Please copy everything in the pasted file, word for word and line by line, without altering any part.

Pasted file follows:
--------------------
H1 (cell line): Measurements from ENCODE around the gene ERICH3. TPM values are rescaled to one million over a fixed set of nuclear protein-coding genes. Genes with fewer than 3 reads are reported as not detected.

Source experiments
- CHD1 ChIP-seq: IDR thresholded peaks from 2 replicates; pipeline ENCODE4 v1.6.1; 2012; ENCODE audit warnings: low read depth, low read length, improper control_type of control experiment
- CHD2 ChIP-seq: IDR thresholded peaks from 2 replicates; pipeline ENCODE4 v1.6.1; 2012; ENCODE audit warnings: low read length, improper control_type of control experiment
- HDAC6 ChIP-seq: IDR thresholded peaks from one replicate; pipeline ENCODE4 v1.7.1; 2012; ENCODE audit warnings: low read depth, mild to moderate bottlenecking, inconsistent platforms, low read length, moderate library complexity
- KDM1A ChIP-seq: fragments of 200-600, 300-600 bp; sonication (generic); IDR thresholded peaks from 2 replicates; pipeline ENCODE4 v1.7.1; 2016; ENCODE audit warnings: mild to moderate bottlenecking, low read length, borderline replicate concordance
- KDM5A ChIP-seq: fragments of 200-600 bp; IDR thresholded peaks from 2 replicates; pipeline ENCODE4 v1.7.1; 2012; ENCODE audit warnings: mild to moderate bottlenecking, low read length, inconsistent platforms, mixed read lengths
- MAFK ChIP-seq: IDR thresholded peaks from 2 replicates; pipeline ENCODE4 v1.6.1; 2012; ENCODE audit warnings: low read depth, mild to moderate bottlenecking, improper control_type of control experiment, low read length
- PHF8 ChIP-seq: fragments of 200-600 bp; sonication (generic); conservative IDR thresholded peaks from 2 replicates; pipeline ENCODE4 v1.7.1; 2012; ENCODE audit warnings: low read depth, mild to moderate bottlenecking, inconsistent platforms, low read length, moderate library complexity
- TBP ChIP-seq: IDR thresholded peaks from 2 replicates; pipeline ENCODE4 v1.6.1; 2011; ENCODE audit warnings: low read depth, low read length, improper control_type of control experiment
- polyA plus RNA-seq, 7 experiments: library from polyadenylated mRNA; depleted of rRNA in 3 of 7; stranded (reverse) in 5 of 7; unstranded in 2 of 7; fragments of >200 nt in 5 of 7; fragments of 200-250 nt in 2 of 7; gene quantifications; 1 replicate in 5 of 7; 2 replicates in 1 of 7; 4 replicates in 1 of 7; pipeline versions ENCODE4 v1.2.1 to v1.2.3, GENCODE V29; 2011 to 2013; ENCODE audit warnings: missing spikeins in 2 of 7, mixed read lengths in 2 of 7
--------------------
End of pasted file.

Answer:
H1 (cell line): Measurements from ENCODE around the gene ERICH3. TPM values are rescaled to one million over a fixed set of nuclear protein-coding genes. Genes with fewer than 3 reads are reported as not detected.

Source experiments
- CHD1 ChIP-seq: IDR thresholded peaks from 2 replicates; pipeline ENCODE4 v1.6.1; 2012; ENCODE audit warnings: low read depth, low read length, improper control_type of control experiment
- CHD2 ChIP-seq: IDR thresholded peaks from 2 replicates; pipeline ENCODE4 v1.6.1; 2012; ENCODE audit warnings: low read length, improper control_type of control experiment
- HDAC6 ChIP-seq: IDR thresholded peaks from one replicate; pipeline ENCODE4 v1.7.1; 2012; ENCODE audit warnings: low read depth, mild to moderate bottlenecking, inconsistent platforms, low read length, moderate library complexity
- KDM1A ChIP-seq: fragments of 200-600, 300-600 bp; sonication (generic); IDR thresholded peaks from 2 replicates; pipeline ENCODE4 v1.7.1; 2016; ENCODE audit warnings: mild to moderate bottlenecking, low read length, borderline replicate concordance
- KDM5A ChIP-seq: fragments of 200-600 bp; IDR thresholded peaks from 2 replicates; pipeline ENCODE4 v1.7.1; 2012; ENCODE audit warnings: mild to moderate bottlenecking, low read length, inconsistent platforms, mixed read lengths
- MAFK ChIP-seq: IDR thresholded peaks from 2 replicates; pipeline ENCODE4 v1.6.1; 2012; ENCODE audit warnings: low read depth, mild to moderate bottlenecking, improper control_type of control experiment, low read length
- PHF8 ChIP-seq: fragments of 200-600 bp; sonication (generic); conservative IDR thresholded peaks from 2 replicates; pipeline ENCODE4 v1.7.1; 2012; ENCODE audit warnings: low read depth, mild to moderate bottlenecking, inconsistent platforms, low read length, moderate library complexity
- TBP ChIP-seq: IDR thresholded peaks from 2 replicates; pipeline ENCODE4 v1.6.1; 2011; ENCODE audit warnings: low read depth, low read length, improper control_type of control experiment
- polyA plus RNA-seq, 7 experiments: library from polyadenylated mRNA; depleted of rRNA in 3 of 7; stranded (reverse) in 5 of 7; unstranded in 2 of 7; fragments of >200 nt in 5 of 7; fragments of 200-250 nt in 2 of 7; gene quantifications; 1 replicate in 5 of 7; 2 replicates in 1 of 7; 4 replicates in 1 of 7; pipeline versions ENCODE4 v1.2.1 to v1.2.3, GENCODE V29; 2011 to 2013; ENCODE audit warnings: missing spikeins in 2 of 7, mixed read lengths in 2 of 7